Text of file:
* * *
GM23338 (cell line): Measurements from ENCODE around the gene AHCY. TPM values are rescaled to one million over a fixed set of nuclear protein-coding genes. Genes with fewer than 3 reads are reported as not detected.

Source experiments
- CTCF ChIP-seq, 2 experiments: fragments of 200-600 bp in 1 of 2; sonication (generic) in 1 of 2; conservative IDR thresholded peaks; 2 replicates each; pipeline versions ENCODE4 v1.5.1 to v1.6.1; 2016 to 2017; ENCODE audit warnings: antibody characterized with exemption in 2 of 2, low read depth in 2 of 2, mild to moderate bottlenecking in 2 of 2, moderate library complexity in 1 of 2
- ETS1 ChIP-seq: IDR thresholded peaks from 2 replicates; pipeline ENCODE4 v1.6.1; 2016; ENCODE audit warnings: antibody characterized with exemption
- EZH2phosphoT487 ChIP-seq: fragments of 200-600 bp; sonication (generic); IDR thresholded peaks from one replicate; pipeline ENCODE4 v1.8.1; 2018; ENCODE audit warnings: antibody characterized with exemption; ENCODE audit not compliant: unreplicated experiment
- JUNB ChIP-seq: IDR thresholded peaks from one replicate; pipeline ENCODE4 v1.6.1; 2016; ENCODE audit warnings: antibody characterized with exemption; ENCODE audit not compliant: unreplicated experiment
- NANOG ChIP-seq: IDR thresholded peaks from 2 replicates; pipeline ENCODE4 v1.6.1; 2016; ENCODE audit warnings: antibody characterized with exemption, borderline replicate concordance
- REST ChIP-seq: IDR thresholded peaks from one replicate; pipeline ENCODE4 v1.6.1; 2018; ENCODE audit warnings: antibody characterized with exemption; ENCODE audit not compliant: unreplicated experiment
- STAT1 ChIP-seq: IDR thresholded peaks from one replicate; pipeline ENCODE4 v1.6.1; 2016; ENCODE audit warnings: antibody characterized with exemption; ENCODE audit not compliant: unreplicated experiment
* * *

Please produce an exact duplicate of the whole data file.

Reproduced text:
GM23338 (cell line): Measurements from ENCODE around the gene AHCY. TPM values are rescaled to one million over a fixed set of nuclear protein-coding genes. Genes with fewer than 3 reads are reported as not detected.

Source experiments
- CTCF ChIP-seq, 2 experiments: fragments of 200-600 bp in 1 of 2; sonication (generic) in 1 of 2; conservative IDR thresholded peaks; 2 replicates each; pipeline versions ENCODE4 v1.5.1 to v1.6.1; 2016 to 2017; ENCODE audit warnings: antibody characterized with exemption in 2 of 2, low read depth in 2 of 2, mild to moderate bottlenecking in 2 of 2, moderate library complexity in 1 of 2
- ETS1 ChIP-seq: IDR thresholded peaks from 2 replicates; pipeline ENCODE4 v1.6.1; 2016; ENCODE audit warnings: antibody characterized with exemption
- EZH2phosphoT487 ChIP-seq: fragments of 200-600 bp; sonication (generic); IDR thresholded peaks from one replicate; pipeline ENCODE4 v1.8.1; 2018; ENCODE audit warnings: antibody characterized with exemption; ENCODE audit not compliant: unreplicated experiment
- JUNB ChIP-seq: IDR thresholded peaks from one replicate; pipeline ENCODE4 v1.6.1; 2016; ENCODE audit warnings: antibody characterized with exemption; ENCODE audit not compliant: unreplicated experiment
- NANOG ChIP-seq: IDR thresholded peaks from 2 replicates; pipeline ENCODE4 v1.6.1; 2016; ENCODE audit warnings: antibody characterized with exemption, borderline replicate concordance
- REST ChIP-seq: IDR thresholded peaks from one replicate; pipeline ENCODE4 v1.6.1; 2018; ENCODE audit warnings: antibody characterized with exemption; ENCODE audit not compliant: unreplicated experiment
- STAT1 ChIP-seq: IDR thresholded peaks from one replicate; pipeline ENCODE4 v1.6.1; 2016; ENCODE audit warnings: antibody characterized with exemption; ENCODE audit not compliant: unreplicated experiment